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A hands-on introduction to FPGA prototyping and SoC design This is the successor edition of the popular FPGA Prototyping by Verilog Examples text. It follows the same "learning-by-doing" approach to teach the fundamentals and practices of HDL synthesis and FPGA prototyping. The new edition uses a coherent series of examples to demonstrate the process to develop sophisticated digital circuits and IP (intellectual property) cores, integrate them into an SoC (system on a chip) framework, realize the system on an FPGA prototyping board, and verify the hardware and software operation. The examples…mehr

Produktbeschreibung
A hands-on introduction to FPGA prototyping and SoC design This is the successor edition of the popular FPGA Prototyping by Verilog Examples text. It follows the same "learning-by-doing" approach to teach the fundamentals and practices of HDL synthesis and FPGA prototyping. The new edition uses a coherent series of examples to demonstrate the process to develop sophisticated digital circuits and IP (intellectual property) cores, integrate them into an SoC (system on a chip) framework, realize the system on an FPGA prototyping board, and verify the hardware and software operation. The examples start with simple gate-level circuits, progress gradually through the RT (register transfer) level modules, and lead to a functional embedded system with custom I/O peripherals and hardware accelerators. Although it is an introductory text, the examples are developed in a rigorous manner, and the derivations follow the strict design guidelines and coding practices used for large, complex digital systems. The book is completely updated and uses the SystemVerilog language, which "absorbs" the Verilog language. It presents the hardware design in the SoC context and introduces the hardware-software co-design concept. Instead of treating examples as isolated entities, the book integrates them into a single coherent SoC platform that allows readers to explore both hardware and software "programmability" and develop complex and interesting embedded system projects. The new edition: * Adds four general-purpose IP cores, which are multi-channel PWM (pulse width modulation) controller, I²C controller, SPI controller, and XADC (Xilinx analog-to-digital converter) controller. * Introduces a music synthesizer constructed with a DDFS (direct digital frequency synthesis) module and an ADSR (attack-decay-sustain-release) envelope generator. * Expands the original video controller into a complete stream based video subsystem that incorporates a video synchronization circuit, a test-pattern generator, an OSD (on-screen display) controller, a sprite generator, and a frame buffer. * Provides a detailed discussion on blocking and nonblocking statements and coding styles. * Describes basic concepts of software-hardware co-design with Xilinx MicroBlaze MCS soft-core processor. * Provides an overview of bus interconnect and interface circuit. * Presents basic embedded system software development. * Suggests additional modules and peripherals for interesting and challenging projects. FPGA Prototyping by SystemVerilog Examples makes a natural companion text for introductory and advanced digital design courses and embedded system courses. It also serves as an ideal self-teaching guide for practicing engineers who wish to learn more about this emerging area of interest.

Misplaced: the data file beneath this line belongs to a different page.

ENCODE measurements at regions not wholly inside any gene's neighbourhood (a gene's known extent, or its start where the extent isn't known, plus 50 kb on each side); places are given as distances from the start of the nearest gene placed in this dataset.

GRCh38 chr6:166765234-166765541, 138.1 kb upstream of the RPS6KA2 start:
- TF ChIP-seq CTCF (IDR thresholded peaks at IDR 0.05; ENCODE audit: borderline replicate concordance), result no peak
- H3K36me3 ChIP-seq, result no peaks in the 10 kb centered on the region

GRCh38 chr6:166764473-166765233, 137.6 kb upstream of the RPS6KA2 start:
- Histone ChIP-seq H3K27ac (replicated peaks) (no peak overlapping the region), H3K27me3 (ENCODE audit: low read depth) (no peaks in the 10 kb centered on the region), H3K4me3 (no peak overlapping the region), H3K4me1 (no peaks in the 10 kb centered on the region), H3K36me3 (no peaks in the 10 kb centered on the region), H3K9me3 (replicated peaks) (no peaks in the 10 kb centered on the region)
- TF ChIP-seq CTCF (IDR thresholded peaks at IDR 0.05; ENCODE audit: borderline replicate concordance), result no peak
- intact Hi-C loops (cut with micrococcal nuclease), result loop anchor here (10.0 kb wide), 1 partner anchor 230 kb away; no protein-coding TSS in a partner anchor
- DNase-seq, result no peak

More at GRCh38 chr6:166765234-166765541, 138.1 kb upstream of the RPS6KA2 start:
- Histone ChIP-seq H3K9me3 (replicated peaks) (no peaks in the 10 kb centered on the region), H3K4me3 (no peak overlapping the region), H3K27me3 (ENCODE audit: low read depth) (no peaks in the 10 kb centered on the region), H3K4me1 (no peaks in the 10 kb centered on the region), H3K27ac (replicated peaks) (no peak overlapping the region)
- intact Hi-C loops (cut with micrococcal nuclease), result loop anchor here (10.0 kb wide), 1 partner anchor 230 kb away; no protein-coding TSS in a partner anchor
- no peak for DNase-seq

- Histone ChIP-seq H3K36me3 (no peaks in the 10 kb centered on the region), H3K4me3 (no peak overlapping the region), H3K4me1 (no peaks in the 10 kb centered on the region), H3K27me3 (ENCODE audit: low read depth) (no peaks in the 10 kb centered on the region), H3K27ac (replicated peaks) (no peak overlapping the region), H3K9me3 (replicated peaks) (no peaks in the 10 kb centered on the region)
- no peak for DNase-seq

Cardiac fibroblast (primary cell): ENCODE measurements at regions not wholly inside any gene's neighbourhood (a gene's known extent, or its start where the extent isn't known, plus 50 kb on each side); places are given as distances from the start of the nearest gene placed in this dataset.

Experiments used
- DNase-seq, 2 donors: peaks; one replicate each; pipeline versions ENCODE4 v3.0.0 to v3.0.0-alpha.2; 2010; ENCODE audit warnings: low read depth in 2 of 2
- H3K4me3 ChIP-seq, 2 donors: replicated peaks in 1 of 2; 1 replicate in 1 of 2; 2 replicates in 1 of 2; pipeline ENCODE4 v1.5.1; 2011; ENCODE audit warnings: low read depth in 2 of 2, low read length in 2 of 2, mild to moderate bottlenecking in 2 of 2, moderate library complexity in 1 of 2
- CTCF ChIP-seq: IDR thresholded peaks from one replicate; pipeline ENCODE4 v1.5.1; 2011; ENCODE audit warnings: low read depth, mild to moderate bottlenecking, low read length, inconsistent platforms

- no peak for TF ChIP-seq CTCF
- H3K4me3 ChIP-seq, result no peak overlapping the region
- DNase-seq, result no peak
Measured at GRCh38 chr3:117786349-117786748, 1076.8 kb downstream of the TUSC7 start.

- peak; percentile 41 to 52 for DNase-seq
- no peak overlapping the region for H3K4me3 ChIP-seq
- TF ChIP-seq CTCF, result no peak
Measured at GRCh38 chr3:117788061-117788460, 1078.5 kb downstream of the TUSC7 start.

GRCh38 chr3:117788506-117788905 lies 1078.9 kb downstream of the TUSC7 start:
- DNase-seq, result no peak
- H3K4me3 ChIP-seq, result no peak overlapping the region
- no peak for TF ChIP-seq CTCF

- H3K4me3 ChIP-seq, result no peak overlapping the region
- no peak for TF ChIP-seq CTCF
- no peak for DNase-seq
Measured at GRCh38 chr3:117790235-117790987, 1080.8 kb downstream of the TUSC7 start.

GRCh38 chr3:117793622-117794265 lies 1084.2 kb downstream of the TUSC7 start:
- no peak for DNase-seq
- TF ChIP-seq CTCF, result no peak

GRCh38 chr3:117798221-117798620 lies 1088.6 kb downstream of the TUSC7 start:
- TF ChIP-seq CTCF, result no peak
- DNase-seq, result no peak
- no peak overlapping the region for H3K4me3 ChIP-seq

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  • Produktdetails
  • Verlag: John Wiley & Sons
  • Seitenzahl: 656
  • Erscheinungstermin: 18.04.2018
  • Englisch
  • ISBN-13: 9781119282693
  • Artikelnr.: 54275619
Autorenporträt